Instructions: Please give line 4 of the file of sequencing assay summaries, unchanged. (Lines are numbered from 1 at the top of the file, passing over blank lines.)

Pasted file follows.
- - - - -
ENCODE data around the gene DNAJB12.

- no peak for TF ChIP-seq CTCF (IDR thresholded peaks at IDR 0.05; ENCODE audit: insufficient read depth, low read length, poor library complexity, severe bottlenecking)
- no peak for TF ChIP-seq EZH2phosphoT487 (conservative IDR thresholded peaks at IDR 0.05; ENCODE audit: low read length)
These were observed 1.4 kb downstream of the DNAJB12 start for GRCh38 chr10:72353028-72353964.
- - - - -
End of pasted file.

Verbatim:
These were observed 1.4 kb downstream of the DNAJB12 start for GRCh38 chr10:72353028-72353964.